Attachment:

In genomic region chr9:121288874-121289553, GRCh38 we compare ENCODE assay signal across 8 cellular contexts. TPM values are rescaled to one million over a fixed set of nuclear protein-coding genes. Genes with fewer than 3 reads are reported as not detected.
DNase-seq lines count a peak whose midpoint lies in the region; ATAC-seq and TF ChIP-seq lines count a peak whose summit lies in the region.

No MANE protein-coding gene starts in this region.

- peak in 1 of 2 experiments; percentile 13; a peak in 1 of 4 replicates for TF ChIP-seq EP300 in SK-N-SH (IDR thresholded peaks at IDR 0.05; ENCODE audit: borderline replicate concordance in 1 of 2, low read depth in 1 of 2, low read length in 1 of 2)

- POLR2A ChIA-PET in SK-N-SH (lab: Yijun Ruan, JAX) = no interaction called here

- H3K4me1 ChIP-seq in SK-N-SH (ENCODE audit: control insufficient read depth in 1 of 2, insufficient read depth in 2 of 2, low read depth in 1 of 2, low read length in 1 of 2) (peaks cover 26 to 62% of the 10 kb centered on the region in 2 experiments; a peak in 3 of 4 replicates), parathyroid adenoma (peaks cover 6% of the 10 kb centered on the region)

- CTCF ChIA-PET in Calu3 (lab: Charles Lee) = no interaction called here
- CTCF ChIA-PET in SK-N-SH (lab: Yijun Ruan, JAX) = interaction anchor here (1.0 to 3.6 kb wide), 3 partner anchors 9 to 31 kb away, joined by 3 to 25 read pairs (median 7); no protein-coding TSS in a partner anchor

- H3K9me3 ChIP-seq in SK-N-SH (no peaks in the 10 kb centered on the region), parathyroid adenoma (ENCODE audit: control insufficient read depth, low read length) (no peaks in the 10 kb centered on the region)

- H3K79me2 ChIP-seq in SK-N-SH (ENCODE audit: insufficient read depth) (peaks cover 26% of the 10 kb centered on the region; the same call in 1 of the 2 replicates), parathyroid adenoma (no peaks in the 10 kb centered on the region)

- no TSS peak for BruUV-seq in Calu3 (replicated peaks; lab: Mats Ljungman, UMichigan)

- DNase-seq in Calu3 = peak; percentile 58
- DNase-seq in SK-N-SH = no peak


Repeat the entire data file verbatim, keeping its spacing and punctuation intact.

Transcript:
In genomic region chr9:121288874-121289553, GRCh38 we compare ENCODE assay signal across 8 cellular contexts. TPM values are rescaled to one million over a fixed set of nuclear protein-coding genes. Genes with fewer than 3 reads are reported as not detected.
DNase-seq lines count a peak whose midpoint lies in the region; ATAC-seq and TF ChIP-seq lines count a peak whose summit lies in the region.

No MANE protein-coding gene starts in this region.

- peak in 1 of 2 experiments; percentile 13; a peak in 1 of 4 replicates for TF ChIP-seq EP300 in SK-N-SH (IDR thresholded peaks at IDR 0.05; ENCODE audit: borderline replicate concordance in 1 of 2, low read depth in 1 of 2, low read length in 1 of 2)

- POLR2A ChIA-PET in SK-N-SH (lab: Yijun Ruan, JAX) = no interaction called here

- H3K4me1 ChIP-seq in SK-N-SH (ENCODE audit: control insufficient read depth in 1 of 2, insufficient read depth in 2 of 2, low read depth in 1 of 2, low read length in 1 of 2) (peaks cover 26 to 62% of the 10 kb centered on the region in 2 experiments; a peak in 3 of 4 replicates), parathyroid adenoma (peaks cover 6% of the 10 kb centered on the region)

- CTCF ChIA-PET in Calu3 (lab: Charles Lee) = no interaction called here
- CTCF ChIA-PET in SK-N-SH (lab: Yijun Ruan, JAX) = interaction anchor here (1.0 to 3.6 kb wide), 3 partner anchors 9 to 31 kb away, joined by 3 to 25 read pairs (median 7); no protein-coding TSS in a partner anchor

- H3K9me3 ChIP-seq in SK-N-SH (no peaks in the 10 kb centered on the region), parathyroid adenoma (ENCODE audit: control insufficient read depth, low read length) (no peaks in the 10 kb centered on the region)

- H3K79me2 ChIP-seq in SK-N-SH (ENCODE audit: insufficient read depth) (peaks cover 26% of the 10 kb centered on the region; the same call in 1 of the 2 replicates), parathyroid adenoma (no peaks in the 10 kb centered on the region)

- no TSS peak for BruUV-seq in Calu3 (replicated peaks; lab: Mats Ljungman, UMichigan)

- DNase-seq in Calu3 = peak; percentile 58
- DNase-seq in SK-N-SH = no peak